Some time ago I created a Tasker profile called DBAA (Don’t Be An Asshole). Basically, this profile watched for certain keywords in wireless network names and then put the phone on vibrate based on the assumption that ringing in those locations would be undesirable. It isn’t perfect; some places might not have wifi or the wifi name might not contain one of the hotwords. Still, if it helps anywhere, it’s a benefit. But why, I wonder, hasn’t Google implemented a DBAA user option tied to Androids location awareness? That would be easy enough and much more reliable.
Net neutrality is a good thing, but its demise won’t be the apocalyptic threshold that many “Chicken Littles” prognosticate. There are just too many money-grubbing attorneys chomping at the bit for a juicy class-action suit. Then too, there is also the US Department of Justice, the Federal Trade Commission, and the Consumer Protections Bureau on deck to intervene if the existing laws and court rulings are violated.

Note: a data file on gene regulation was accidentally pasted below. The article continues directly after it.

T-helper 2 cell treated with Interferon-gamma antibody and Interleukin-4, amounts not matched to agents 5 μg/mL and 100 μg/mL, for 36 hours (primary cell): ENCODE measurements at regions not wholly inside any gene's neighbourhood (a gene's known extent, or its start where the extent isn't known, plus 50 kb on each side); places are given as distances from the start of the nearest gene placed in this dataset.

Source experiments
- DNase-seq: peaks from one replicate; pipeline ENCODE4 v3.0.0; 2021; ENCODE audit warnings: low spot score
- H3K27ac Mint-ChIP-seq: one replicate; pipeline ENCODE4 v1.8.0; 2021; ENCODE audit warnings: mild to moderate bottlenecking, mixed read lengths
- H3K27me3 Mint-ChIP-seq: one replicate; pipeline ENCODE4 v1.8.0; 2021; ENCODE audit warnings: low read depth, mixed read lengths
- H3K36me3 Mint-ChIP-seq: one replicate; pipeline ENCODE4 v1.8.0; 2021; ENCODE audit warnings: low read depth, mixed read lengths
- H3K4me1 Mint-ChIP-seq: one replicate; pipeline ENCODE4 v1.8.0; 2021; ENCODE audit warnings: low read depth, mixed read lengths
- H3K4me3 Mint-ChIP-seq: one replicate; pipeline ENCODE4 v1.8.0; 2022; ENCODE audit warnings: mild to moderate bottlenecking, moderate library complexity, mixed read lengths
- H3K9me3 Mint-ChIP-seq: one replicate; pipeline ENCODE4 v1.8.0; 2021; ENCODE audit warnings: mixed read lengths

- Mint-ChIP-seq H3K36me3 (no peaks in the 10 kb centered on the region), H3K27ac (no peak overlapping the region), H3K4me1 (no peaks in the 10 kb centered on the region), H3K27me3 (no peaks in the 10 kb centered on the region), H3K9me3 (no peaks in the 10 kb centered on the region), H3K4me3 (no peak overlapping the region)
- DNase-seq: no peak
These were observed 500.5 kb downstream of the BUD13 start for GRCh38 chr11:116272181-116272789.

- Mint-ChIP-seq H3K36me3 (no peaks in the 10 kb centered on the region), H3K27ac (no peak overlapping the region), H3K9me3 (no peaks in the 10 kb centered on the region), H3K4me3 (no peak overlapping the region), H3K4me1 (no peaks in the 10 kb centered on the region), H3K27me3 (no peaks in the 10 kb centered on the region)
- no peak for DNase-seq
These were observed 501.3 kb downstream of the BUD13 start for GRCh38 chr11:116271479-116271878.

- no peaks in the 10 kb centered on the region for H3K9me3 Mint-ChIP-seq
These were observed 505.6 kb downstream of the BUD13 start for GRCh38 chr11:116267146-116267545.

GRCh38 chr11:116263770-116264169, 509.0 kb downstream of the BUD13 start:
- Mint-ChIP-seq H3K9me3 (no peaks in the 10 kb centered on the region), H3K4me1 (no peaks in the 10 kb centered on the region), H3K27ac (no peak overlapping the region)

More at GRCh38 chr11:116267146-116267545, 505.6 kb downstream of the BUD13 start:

Around 100 years ago, the Mann-Elkins Act of 1910 legislatively declared telecommunication networks to be common carriers subject to Congress’ authority to regulate interstate commerce. In 1974, MCI sued AT&T in federal court for violating Mann-Elkins after Illinois Bell (at the time a wholly-owned subsidiary of AT&T) severed all of MCI’s network interconnections. MCI won a $1.8 billion judgement (which was upheld, though reduced, in 1983 by the 3rd Circuit Court of Appeals). But ever since the 1970s, telecommunication providers cannot (lawfully) deny network access to a party that is willing and able to pay for the service nor can telecommunication providers charge dissimilar access rates to competitors. In fact, MCI’s initial 1974 victory over AT&T was the very thing that led to the federal government’s antitrust action that resulted in AT&T’s unprecedented breakup. Continue reading “The End of Net Neutrality Won’t Be An Apocalypse”